From this point on, the wind that I had heard howling all morning, made itself felt in full force above treeline. The climb was made a bit more interesting, as the wind gave me a "belay", as it pushed me into the snow slope. This was fairly nice, as the snow surface was bullet proof on the old snow, and only the toes of my ski boots penetrated. The storm snow provided better purchase into the snow, and was rather well bonded (at this elevation) to the old snow. I even took the plastic protector off my whippet to act as an ice ax on the climb. I didn't bring crampons, and while they would have been useful, I felt comfortable with just my whippet. The slope angle was mostly around 32-35 degrees, with the exit/summit area being a little more.
Approaching the summit, there appeared to be a massive cornice, and not wanting to plummet down the north face, I head over to the far west side, where I can see rocks. Once on the summit, I see that the cornice doesn't go over the edge, and would have been fine to walk along. That is, if the wind was less. As it was, I being buffeted by 50+ mph winds, and found it difficult to stand upright. So I snapped a few photos north and around, before dropping a few feet lower and anchoring myself in. Transitioning to ski mode was interesting, and a matter of gear-wind management.
Once on my skis, the wind gave me some extra push east as I dropped back to my finger chute of choice. Hard pack skiing awaited, with the storm snow giving the best turns. Below the finger chutes, the snow quality improved a lot, and I got in some great turns back down to the valley-ridge contour below.
From the base of the SE face, the snow started to get a little warm along the way to the pass. The wind and cloud cover thankfully kept the snow just cold enough, that I didn't sink along my way down the road. There were quite a few more flat spots and uphills than I remembered on the way in, and I had to do a bit of skate skiing.
I got back to my car around 1pm, and knew I had just enough time to drive to Salt Lake City for the Icebreaker Reception with free food, beer & wine. Since what else does a ski mountaineering seismologist need to make the day complete?!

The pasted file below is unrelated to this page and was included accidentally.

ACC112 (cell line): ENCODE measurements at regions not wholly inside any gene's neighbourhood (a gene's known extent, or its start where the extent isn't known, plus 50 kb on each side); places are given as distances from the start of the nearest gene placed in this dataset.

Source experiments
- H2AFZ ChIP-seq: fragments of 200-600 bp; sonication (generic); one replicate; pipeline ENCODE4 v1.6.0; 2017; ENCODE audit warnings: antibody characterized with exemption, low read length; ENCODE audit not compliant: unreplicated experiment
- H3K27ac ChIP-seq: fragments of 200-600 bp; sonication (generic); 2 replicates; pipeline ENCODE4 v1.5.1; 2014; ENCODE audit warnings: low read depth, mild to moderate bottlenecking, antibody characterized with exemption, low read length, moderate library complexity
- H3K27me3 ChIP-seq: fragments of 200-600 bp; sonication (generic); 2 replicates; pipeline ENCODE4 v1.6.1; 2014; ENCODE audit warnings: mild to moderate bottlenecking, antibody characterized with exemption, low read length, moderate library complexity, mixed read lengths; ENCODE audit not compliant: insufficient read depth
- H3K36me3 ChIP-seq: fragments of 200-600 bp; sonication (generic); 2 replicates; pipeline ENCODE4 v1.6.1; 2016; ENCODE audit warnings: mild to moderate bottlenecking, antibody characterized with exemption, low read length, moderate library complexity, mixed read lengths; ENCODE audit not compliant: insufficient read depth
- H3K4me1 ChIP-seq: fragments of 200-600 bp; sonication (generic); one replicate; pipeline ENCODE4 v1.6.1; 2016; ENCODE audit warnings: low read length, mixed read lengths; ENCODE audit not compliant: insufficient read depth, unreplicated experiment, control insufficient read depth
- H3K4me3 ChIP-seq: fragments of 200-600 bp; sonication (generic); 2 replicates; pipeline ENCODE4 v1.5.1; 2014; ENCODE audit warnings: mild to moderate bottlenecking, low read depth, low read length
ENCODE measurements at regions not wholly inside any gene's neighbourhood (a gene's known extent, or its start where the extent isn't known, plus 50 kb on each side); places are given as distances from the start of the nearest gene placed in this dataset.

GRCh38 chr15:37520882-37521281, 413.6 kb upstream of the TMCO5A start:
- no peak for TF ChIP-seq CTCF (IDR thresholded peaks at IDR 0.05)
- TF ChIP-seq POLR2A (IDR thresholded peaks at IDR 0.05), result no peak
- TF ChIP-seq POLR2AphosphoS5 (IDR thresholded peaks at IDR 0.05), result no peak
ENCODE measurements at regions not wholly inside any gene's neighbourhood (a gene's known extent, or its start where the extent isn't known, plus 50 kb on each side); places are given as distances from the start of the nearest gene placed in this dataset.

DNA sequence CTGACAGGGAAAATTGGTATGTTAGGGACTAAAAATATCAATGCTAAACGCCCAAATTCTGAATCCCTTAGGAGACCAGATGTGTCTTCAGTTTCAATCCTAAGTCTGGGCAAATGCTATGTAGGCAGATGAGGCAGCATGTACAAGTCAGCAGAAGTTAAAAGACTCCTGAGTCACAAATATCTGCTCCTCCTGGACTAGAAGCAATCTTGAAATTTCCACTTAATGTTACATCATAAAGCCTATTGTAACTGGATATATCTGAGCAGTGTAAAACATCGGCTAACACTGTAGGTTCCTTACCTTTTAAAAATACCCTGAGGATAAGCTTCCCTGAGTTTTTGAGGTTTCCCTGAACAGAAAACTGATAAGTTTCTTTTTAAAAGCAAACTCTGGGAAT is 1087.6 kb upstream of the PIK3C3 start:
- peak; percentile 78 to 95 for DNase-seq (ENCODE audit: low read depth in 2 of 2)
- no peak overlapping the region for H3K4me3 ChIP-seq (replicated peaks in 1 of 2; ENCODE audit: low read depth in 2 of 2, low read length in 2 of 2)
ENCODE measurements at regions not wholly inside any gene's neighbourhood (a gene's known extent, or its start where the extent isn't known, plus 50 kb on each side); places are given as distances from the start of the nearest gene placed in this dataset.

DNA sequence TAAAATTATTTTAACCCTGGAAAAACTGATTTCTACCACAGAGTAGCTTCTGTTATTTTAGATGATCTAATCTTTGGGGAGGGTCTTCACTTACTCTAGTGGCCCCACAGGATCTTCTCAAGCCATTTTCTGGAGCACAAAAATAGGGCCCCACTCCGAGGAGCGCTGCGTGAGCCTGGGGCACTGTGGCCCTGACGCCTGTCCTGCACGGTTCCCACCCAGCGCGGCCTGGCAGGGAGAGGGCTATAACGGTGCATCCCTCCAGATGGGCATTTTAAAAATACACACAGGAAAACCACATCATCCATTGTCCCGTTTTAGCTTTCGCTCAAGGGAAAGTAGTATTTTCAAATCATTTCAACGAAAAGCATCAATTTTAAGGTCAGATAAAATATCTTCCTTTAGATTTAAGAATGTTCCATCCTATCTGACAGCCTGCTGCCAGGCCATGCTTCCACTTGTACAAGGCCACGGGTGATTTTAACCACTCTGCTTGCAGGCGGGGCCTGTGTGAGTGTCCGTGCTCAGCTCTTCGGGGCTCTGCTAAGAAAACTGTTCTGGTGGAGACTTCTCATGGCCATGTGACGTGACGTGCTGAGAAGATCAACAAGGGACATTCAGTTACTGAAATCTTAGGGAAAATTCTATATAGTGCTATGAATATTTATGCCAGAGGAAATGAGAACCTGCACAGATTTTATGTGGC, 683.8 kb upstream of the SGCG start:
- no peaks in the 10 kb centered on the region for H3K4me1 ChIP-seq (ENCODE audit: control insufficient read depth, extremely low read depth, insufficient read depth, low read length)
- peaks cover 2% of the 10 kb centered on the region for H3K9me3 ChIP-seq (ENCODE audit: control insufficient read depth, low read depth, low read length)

My GPS Tracks on Google Maps (made from a .GPX file upload):
Very Nice Climb! Tuk was my 1st LaSal peak, but a June climb, that cornice-y part was still there too, runs down the ridge toward Peale, made a nice steep snow climb. They like to play hide and seek those LaSals, very nice pics and timely for me too, plan to go up there in June again for the northern peaks
that ridge has some class 4, I glissaded down the cornice to a saddle and started up a jagged ridgeline, dinner plate talus was a little difficult to manage. I did some ridge direct, but mostly traversed on the southside of the ridge to avoid some ugly steep couloirs on the northface. If you decide to do Mell, a couple of ridge points are unavoidable, and a nice steep finish. One of the points is Laurel. Wish I had pics, but that day the camera died on me!
Besides thinking that this was an impressive outing, I also wonder how the heck this mountain got such an unpronouncable name and I chuckled when I read ”now time to ski the middle finger.” Since i cannot pronounce the name of the mountain, ”Skiing the Middle Finger” is the title I've mentally given to this report.
Just solo'd the NE face yesterday, and was blown away by the high density of interesting terrain around Gold Basin. A pretty unique visual - 8,500 vert above the desert floor. Nice work getting the south side!